The purpose of a post-mortem examination is to better understand the factors that may have contributed to the person’s death. This information may be important for the next of kin (eg if the person died from an infectious or genetic disease), or for the community as a whole (in identifying or tracing outbreaks of disease; in teaching doctors and nurses; and in checking the quality of the hospital’s diagnostic and treatment procedures). The report will be made available to a medical practitioner nominated by the relatives of the deceased.
Hospitals sometimes request permission from the next of kin to perform post-mortems, for example for research or teaching purposes. This is called a hospital (or non-coronial) autopsy. Hospital autopsies require family consent in Australia. Although they are usually requested by the hospital, an autopsy can also be requested by the deceased’s family if they have good reasons for the request. An autopsy request can also be limited to a particular area of the body.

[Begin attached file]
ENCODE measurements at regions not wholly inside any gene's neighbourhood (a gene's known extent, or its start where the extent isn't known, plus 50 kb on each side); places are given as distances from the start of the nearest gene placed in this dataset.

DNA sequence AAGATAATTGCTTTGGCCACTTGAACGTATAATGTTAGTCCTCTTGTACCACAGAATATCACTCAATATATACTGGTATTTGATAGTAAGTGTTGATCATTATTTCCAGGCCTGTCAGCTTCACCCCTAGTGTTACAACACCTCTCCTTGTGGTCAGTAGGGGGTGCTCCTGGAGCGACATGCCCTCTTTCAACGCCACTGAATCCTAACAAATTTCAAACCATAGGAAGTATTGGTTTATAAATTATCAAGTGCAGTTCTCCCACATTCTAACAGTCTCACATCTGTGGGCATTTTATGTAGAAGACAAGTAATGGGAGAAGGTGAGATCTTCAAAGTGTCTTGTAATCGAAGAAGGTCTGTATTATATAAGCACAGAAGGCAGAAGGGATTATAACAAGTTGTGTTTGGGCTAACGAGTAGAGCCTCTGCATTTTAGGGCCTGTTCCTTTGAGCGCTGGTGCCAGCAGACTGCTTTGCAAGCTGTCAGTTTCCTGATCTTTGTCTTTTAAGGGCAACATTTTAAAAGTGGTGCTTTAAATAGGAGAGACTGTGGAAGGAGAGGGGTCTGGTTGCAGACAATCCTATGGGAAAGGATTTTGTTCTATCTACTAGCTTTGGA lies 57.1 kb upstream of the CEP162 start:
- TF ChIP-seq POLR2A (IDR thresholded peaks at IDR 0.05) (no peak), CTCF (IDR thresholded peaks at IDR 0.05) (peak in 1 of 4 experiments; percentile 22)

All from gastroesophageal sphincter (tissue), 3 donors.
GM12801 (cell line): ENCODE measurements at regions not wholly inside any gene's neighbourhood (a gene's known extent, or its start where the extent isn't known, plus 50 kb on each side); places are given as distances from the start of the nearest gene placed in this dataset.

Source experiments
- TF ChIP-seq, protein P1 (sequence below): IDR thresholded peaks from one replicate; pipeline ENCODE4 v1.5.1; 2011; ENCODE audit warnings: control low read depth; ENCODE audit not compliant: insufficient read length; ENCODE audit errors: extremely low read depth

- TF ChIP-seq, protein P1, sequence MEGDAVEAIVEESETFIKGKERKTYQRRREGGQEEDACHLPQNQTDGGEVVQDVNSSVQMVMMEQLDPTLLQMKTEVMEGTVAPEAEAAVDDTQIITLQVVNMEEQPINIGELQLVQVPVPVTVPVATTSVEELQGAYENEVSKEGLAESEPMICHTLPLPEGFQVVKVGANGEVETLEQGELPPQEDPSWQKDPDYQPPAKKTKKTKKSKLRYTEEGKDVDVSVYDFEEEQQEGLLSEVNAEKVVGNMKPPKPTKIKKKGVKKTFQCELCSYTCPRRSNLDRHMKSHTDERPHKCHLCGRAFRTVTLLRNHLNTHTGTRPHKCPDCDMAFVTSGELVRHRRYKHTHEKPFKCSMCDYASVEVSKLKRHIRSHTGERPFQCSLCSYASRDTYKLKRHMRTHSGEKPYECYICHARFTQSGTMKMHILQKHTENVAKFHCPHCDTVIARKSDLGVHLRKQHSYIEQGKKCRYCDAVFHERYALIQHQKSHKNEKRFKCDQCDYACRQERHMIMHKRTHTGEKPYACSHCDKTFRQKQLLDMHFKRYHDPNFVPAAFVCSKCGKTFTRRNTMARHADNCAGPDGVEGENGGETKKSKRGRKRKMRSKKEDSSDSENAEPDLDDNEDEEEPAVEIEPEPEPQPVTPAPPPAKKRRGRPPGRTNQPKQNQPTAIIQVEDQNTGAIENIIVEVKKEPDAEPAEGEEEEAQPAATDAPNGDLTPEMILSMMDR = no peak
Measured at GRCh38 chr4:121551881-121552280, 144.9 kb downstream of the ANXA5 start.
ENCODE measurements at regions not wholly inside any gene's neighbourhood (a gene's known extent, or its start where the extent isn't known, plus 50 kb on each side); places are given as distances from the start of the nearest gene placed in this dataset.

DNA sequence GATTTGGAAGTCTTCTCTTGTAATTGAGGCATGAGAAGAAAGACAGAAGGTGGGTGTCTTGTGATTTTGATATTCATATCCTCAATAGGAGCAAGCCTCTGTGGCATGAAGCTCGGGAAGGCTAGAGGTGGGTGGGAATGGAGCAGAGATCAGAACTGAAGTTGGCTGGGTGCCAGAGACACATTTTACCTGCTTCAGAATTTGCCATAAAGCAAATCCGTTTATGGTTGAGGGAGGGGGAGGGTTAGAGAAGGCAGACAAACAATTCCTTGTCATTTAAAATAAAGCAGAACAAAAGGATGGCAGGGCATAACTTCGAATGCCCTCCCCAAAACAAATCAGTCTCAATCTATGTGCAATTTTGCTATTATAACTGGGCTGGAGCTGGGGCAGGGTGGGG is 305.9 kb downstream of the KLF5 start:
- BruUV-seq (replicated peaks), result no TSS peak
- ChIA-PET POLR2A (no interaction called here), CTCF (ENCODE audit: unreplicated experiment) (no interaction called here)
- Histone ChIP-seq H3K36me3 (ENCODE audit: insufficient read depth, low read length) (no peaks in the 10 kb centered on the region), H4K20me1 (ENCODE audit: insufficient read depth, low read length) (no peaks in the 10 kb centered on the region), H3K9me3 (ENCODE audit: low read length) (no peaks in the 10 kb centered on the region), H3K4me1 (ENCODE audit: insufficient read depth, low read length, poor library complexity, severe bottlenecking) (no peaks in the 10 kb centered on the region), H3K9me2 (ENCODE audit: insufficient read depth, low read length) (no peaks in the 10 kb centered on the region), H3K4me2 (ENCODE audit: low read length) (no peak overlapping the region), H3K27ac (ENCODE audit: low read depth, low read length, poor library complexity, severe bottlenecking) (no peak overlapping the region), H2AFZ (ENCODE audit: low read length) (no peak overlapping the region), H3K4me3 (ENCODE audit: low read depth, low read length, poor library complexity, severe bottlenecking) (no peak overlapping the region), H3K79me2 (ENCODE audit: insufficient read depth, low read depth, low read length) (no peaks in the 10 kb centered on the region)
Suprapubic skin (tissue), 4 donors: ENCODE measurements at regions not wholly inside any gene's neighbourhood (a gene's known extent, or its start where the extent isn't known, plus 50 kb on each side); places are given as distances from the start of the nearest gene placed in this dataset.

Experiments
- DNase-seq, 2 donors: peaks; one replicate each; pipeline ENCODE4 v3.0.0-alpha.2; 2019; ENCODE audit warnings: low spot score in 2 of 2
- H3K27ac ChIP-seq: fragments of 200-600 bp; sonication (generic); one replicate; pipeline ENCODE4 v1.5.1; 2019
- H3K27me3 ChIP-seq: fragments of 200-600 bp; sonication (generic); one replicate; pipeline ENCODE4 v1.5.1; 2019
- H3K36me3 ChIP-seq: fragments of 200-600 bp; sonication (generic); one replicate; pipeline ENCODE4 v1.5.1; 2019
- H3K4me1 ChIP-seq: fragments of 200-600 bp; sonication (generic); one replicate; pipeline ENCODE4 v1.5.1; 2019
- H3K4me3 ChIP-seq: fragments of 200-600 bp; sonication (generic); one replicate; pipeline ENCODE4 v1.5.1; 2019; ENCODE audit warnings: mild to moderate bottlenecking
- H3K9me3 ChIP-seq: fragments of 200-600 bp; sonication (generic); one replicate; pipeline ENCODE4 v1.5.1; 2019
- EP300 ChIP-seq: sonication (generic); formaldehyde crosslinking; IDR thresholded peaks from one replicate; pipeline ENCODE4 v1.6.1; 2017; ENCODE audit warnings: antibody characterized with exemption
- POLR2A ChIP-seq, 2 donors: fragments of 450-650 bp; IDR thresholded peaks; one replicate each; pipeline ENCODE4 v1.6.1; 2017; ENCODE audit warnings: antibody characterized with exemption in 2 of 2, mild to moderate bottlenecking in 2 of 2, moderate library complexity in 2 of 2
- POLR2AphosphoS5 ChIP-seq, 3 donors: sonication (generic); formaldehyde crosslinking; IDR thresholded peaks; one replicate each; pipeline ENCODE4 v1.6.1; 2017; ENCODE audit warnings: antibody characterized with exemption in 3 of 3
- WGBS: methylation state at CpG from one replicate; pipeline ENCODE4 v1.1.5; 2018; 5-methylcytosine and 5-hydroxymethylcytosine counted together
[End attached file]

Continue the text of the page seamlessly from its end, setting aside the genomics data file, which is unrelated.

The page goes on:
The coroner requires a post-mortem examination to determine the cause of death in certain circumstances - see the section on Coroner's cases for more information.
What is involved?
A post-mortem examination or autopsy usually involves an internal and external examination of the body. Organs, tissues and body fluids are examined and small samples may be taken if necessary. An autopsy is performed by a doctor who has special training and experience in this field (called a forensic pathologist). The pathologist writes a full report on their findings.